Science Serving Justice

The Rutgers University Crime Lab Unit will provide forensic science technology and training to ensure justice is served

Forensic science graduate student Sherifat Alaka measures the caliber of a cartridge casing with guidance from Kimberlee Moran, director of the program.

By Sam Starnes

Whether training police professionals in fingerprinting techniques or aiding defense attorneys in a criminal case, the Crime Lab Unit on the Rutgers University–Camden campus will focus strictly on the facts. “We are intent on making the forensic laboratory a neutral space,” said Kimberlee Moran, associate teaching professor and director of forensics at Rutgers–Camden. “We are here about the science—science serving justice.”

Moran—who led the creation of a master in forensic science program in 2019, which made Rutgers the first institution of higher education in New Jersey to offer a master’s degree in the discipline—is the champion of the Crime Lab Unit, a Rutgers Big Idea. As a onestop shop of forensic services, the Crime Lab Unit is building a state-of-the-art facility that will provide real-time testing in the areas of fingerprinting, firearms identification, forensic toxicology and chemistry, trace evidence, DNA identification, and forensic anthropology.

By engaging researchers from multiple public agencies and the private sector, the Crime Lab Unit has the potential to influence areas beyond forensic science, informing public policy, social justice, and public health.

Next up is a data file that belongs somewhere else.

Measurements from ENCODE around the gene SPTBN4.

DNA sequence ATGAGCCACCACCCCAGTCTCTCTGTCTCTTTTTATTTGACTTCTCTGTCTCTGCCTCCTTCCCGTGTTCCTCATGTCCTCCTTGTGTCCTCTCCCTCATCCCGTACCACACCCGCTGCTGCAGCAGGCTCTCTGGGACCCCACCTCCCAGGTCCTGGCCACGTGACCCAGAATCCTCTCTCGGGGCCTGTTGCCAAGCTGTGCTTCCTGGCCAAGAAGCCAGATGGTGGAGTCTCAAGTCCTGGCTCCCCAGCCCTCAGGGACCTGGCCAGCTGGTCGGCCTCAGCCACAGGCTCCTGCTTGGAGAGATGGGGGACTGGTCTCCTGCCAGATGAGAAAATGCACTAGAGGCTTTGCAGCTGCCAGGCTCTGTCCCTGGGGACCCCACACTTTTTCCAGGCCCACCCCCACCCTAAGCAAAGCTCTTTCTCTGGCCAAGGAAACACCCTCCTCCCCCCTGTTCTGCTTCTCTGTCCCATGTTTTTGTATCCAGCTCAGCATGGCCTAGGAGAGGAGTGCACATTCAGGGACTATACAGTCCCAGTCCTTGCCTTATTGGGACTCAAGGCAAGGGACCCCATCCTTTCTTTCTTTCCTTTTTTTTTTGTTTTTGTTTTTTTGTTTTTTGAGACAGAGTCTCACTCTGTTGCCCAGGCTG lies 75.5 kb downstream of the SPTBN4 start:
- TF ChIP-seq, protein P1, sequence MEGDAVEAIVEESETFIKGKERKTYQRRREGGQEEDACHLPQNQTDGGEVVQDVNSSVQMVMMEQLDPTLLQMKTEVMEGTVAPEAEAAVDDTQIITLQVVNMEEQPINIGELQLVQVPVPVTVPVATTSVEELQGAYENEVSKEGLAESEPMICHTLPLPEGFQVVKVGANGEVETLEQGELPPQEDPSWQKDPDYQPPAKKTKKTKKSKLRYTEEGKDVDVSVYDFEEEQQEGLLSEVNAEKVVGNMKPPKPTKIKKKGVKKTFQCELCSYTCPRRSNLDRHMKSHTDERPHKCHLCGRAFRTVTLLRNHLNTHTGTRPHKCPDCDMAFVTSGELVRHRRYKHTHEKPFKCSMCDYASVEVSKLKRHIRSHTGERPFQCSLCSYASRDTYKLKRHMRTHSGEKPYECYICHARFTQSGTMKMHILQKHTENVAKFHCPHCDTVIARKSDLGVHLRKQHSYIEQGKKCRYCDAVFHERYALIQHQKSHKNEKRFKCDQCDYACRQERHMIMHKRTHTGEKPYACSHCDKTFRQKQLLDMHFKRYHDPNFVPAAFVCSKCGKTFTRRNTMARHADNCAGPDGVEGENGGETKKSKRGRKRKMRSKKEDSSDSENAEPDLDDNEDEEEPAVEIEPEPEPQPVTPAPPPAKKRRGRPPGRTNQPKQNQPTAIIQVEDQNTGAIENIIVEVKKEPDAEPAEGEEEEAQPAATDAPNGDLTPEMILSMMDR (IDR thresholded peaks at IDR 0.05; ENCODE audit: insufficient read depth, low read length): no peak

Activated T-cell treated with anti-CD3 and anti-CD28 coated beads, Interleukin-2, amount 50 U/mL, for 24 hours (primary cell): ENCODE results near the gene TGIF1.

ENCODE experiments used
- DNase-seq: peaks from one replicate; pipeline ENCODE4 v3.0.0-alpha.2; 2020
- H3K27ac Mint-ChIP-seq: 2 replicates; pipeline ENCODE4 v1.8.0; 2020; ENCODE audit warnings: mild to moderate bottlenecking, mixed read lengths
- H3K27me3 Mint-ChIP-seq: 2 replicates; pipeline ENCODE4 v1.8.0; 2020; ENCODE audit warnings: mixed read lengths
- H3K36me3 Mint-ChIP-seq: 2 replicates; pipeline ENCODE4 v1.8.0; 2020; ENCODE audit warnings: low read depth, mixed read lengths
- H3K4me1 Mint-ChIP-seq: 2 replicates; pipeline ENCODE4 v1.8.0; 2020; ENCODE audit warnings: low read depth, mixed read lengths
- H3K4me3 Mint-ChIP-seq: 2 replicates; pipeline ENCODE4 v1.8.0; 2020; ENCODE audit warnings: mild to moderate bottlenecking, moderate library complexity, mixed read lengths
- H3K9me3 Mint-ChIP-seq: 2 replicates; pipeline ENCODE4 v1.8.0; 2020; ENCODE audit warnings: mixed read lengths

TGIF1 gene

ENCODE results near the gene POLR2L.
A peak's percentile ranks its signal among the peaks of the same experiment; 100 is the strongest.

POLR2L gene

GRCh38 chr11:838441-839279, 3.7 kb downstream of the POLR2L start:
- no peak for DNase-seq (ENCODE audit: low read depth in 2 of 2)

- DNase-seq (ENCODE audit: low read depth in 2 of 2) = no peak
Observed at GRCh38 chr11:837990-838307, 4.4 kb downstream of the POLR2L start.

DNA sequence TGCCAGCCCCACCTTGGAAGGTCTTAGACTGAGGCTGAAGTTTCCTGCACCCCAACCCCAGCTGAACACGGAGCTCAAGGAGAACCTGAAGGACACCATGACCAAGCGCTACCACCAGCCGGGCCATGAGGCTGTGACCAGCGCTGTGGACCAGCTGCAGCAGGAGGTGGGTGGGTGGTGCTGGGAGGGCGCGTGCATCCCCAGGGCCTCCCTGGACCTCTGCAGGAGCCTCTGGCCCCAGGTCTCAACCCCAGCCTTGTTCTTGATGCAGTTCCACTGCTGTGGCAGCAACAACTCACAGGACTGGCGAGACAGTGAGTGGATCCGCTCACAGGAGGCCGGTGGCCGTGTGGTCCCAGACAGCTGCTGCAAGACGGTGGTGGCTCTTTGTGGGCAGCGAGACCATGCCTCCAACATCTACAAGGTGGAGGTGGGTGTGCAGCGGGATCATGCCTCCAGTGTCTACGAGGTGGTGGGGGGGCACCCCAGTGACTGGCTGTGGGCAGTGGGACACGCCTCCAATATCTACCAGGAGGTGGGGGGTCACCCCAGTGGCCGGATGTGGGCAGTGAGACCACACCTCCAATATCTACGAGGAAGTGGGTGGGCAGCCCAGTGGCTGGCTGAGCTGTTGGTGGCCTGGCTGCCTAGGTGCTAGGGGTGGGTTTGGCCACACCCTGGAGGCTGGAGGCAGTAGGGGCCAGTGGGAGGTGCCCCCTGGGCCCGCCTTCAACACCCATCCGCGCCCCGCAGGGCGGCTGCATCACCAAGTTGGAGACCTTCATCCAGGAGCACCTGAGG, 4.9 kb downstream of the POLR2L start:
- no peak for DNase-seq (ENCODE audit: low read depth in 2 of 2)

Not only will the Crime Lab Unit serve the citizens of New Jersey, it will also fuel research, inform public policy, and provide opportunities for students to learn in a real-world environment—thereby establishing Rutgers as a national leader in forensic science and criminal justice. The Crime Lab Unit held training sessions in August for law enforcement officers from around the state in subjects such as fingerprinting, aquatic death and homicidal drowning investigations, and handling human remains. “This was the first time that these law enforcement agencies have partnered on training not only with the Rutgers University Crime Lab Unit, but with an institution of higher education,” she says. “There is a move in our region toward the concept of public safety professionals, and professional development is a component of that.”

The lab also will serve the New Jersey Innocence Project, recently established on campus with the purpose of exonerating those who were wrongfully convicted and advocating against wrongful convictions. (See this story for more on the Innocence Project). “One of the big criticisms of forensic science in our country is that defense attorneys do not have equal access to science,” Moran said. “We have the ability to meet that need.”

To learn how you can get involved with the Rutgers Crime Lab Unit, please contact Akua Asiamah Andrade, director of development, at or 856-225-6322.


Posted in: 2021 Fall

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